This was after the Great Chicago Fire of 1871. We couldn’t get a break.
- 1881 – American outlaw Billy the Kid is shot and killed by Sheriff Pat Garrett in the Maxwell House at Fort Sumner, New Mexico.
Here’s the only existing authenticated (and “upgraded”) image of Billy the Kid, who died at 21 after having escaped from prison. He was a serial murderer and a cattle rustler. The gun: “a Winchester Model 1873 lever action rifle”, and The Kid also has a Colt revolver strapped to his waist.
- 1933 – In a decree called the Gleichschaltung, Hitler abolishes all German political parties except the Nazis.
- 1933 – Nazi eugenics programme begins with the proclamation of the Law for the Prevention of Hereditarily Diseased Offspring requiring the compulsory sterilization of any citizen who suffers from alleged genetic disorders.
The law is shown below. Unfortunately, some of the disorders weren’t necessarily genetic, since the “Genetic Health Courts” mandating sterilization often lacked information about the ancestral history of the disorder, and some, like “congenital mental deficiency”, could be caused by many things other than bad genes.
- 1943 – In Diamond, Missouri, the George Washington Carver National Monument becomes the first United States National Monument in honor of an African American.
The Monument includes a visitor’s center and the remnant’s of Carver’s boyhood home—a one-room cabin. Here’s all that’s left:
- 1960 – Jane Goodall arrives at the Gombe Stream Reserve in present-day Tanzania to begin her study of chimpanzees in the wild.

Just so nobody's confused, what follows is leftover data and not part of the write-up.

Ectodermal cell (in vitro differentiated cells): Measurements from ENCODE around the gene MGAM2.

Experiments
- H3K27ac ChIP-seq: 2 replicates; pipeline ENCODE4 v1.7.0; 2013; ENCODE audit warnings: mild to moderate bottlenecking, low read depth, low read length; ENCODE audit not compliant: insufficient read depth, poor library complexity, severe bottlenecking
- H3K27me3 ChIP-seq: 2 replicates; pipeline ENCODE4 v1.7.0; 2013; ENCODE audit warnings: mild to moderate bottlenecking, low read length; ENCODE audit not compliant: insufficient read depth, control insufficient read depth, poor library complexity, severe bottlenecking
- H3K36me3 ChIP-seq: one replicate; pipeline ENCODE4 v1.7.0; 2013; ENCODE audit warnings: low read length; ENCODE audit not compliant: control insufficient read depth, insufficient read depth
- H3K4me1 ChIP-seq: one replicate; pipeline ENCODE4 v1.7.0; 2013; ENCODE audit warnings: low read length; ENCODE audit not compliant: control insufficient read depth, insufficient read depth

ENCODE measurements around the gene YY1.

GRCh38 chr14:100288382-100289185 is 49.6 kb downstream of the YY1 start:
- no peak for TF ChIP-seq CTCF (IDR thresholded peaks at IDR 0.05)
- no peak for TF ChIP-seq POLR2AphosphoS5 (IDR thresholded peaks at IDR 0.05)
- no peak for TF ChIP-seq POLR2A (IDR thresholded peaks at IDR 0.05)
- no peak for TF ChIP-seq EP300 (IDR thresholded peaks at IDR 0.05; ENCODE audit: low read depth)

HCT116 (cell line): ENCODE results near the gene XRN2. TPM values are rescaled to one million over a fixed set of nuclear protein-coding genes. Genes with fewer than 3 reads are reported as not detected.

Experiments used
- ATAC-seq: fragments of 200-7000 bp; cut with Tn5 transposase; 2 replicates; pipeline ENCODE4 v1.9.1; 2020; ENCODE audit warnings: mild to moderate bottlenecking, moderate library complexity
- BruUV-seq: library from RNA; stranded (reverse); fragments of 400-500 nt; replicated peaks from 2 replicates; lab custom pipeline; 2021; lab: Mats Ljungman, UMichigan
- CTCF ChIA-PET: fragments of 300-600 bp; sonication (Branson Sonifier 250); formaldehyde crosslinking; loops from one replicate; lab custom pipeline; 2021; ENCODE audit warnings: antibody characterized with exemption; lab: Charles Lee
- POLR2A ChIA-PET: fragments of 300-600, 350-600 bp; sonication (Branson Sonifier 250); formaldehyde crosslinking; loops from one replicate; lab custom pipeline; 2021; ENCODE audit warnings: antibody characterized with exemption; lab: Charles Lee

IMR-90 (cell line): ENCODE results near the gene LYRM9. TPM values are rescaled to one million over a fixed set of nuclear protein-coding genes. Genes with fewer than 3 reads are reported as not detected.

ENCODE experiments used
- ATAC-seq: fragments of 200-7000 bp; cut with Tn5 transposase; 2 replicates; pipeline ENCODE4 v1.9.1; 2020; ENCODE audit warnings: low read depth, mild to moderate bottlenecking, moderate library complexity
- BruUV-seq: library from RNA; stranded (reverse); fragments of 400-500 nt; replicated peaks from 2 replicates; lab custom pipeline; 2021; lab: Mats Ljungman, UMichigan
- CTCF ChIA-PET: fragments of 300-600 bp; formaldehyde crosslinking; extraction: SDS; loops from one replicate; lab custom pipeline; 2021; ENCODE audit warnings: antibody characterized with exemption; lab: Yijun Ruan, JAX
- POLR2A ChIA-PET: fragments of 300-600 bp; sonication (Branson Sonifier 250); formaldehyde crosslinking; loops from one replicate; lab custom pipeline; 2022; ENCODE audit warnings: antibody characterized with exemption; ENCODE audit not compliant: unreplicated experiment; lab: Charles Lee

Here’s Goodall in those early days in a photo from the Sierra Club Magazine:
Notables born on this day include:
- 1862 – Gustav Klimt, Austrian painter and illustrator (d. 1918)
Klimt was a cat lover, and here’s a photo of him with his cat, named “Katze” (“cat” in German):
Woody with his guitar bearing its famous motto:
- 1913 – Gerald Ford, American commander, lawyer, and politician, 38th President of the United States (d. 2006)
- 1938 – Jerry Rubin, American activist, author, and businessman (d. 1994)
Those who became ex-hominins on July 14 were few, and include:
- 1827 – Augustin-Jean Fresnel, French physicist and engineer, reviver of wave theory of light, inventor of catadioptric lighthouse lens (b. 1788)
- 1881 – William H. Bonney aka Billy the Kid, American gunfighter and outlaw (b. 1859 or 1860)
- 1939 – Alphonse Mucha, Czech painter and illustrator (b. 1860)
I would love to have an original Mucha poster on my wall. Here’s a beaut advertising champagne:
Meanwhile in Dobrzyn, Hili is keeping track of the time. But since she doesn’t have a clock or a watch, I asked Malgorzata how she knew what time it was. The response: “I thought Hili was looking at the sun and judging time. To be on the safe side I asked my husband. His answer was: ‘She is looking at the time coming from behind her and getting closer’.” Just let your poor readers decipher it the best they can.